May 17, 2016
The Accreditation Council for Graduate Medical Education (ACGME) announced today (pdf) that its board of directors has granted a waiver to the FIRST Trial for the 2016-2017 academic year, to allow the investigators to continue to monitor general surgery residency programs participating in the study, and add new information gathered from programs joining the trial as of July 1, 2016. This is part of a multifaceted effort by the ACGME to examine the impact of resident duty (work) hour restrictions on patient care and resident well-being.
"We are encouraged that the ACGME is supportive of continued data collection from programs participating in the FIRST Trial, and believe they will find the additional data useful as they consider changes to current duty hour policies," said Dr. Frank R. Lewis, executive director of the American Board of Surgery (ABS).
Sponsored by the ABS, the American College of Surgeons (ACS), and the ACGME, the FIRST Trial (Flexibility In Duty Hour Requirements for Surgical Trainees) is the first-ever national multicenter randomized trial of resident duty hour policies. General surgery residency programs are randomized into two groups: one using current work hour policies and another with more flexible policies. Both groups are limited to 80 duty hours per week; one day off in seven; and call no often than every third night. Complication rates are obtained from data submitted to the ACS National Surgical Quality Improvement Program®; residents' perceptions are assessed through an annual survey administered by the ABS.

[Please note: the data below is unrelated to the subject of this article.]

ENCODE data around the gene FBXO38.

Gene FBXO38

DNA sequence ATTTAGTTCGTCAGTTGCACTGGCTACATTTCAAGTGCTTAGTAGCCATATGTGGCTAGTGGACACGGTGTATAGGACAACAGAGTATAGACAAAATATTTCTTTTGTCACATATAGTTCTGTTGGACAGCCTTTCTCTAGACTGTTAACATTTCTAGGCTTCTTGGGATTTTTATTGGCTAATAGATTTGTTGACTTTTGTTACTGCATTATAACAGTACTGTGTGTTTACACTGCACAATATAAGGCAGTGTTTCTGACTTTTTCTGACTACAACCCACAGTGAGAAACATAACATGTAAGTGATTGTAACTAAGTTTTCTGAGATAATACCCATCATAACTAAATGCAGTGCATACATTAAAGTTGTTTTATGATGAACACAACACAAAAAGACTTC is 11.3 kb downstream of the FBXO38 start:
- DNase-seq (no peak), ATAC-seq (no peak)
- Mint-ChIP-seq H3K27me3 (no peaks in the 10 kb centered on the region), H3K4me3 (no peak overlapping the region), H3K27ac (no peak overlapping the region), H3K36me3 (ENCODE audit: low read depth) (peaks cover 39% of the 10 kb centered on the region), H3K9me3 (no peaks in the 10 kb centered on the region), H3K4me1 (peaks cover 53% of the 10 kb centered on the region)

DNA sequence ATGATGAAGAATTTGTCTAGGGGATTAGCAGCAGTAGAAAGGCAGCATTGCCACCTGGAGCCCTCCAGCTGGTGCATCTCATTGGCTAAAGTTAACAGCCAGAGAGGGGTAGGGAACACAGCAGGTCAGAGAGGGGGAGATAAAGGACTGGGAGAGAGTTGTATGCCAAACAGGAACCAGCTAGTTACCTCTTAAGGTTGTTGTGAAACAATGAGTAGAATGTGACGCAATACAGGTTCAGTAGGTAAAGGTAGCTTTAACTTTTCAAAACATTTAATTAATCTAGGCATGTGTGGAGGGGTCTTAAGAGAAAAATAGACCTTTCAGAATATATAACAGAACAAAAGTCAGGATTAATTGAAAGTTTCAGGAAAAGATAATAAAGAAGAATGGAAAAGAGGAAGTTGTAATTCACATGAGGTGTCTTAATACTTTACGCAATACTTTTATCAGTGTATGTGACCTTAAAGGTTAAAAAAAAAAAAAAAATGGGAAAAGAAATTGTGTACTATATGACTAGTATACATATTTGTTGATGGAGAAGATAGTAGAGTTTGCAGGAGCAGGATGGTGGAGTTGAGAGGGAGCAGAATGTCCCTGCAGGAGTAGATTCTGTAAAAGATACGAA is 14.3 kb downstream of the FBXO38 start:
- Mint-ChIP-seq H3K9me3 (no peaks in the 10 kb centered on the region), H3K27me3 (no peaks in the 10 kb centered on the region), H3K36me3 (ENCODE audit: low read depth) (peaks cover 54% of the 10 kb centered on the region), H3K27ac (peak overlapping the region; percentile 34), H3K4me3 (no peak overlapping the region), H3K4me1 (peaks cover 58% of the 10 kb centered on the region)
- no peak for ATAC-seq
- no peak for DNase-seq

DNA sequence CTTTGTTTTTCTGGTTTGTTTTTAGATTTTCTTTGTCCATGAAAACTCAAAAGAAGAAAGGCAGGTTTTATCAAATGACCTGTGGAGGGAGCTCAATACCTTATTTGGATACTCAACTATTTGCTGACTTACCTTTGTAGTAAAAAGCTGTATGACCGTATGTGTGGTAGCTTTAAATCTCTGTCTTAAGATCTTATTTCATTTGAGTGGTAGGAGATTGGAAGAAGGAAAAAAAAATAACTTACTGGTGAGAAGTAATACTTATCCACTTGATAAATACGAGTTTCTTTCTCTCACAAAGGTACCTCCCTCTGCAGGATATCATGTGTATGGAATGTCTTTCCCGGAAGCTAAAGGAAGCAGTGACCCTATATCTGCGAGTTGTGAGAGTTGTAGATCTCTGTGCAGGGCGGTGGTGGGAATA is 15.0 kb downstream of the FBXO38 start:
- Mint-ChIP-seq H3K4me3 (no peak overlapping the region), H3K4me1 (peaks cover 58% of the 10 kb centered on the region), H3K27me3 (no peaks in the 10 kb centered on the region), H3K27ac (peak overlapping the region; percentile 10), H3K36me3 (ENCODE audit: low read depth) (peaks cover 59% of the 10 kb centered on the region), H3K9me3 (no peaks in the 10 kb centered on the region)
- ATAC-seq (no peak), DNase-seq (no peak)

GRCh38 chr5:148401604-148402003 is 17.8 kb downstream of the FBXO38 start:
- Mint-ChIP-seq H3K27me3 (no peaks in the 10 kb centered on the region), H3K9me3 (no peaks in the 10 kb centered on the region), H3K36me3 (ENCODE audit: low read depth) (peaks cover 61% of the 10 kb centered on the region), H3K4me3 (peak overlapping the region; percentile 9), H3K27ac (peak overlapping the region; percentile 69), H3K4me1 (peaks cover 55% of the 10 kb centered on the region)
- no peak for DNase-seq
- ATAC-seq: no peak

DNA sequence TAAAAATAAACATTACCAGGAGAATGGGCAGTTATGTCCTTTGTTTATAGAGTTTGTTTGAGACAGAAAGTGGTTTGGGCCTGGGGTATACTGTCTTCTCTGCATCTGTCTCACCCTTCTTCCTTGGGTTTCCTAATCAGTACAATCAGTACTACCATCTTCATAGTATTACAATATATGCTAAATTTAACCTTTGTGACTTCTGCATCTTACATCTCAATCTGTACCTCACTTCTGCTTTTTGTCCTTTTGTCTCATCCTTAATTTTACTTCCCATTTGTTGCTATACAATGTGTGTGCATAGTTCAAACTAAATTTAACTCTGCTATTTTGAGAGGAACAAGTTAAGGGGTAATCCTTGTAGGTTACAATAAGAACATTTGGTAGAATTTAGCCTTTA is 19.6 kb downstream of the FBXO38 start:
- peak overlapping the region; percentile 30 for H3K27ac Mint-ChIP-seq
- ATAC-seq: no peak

Data collection for the trial began on July 1, 2014; results of data collected during the 2014-2015 academic year were published online on February 2 in the New England Journal of Medicine and presented concurrently at the 2016 Academic Surgical Congress.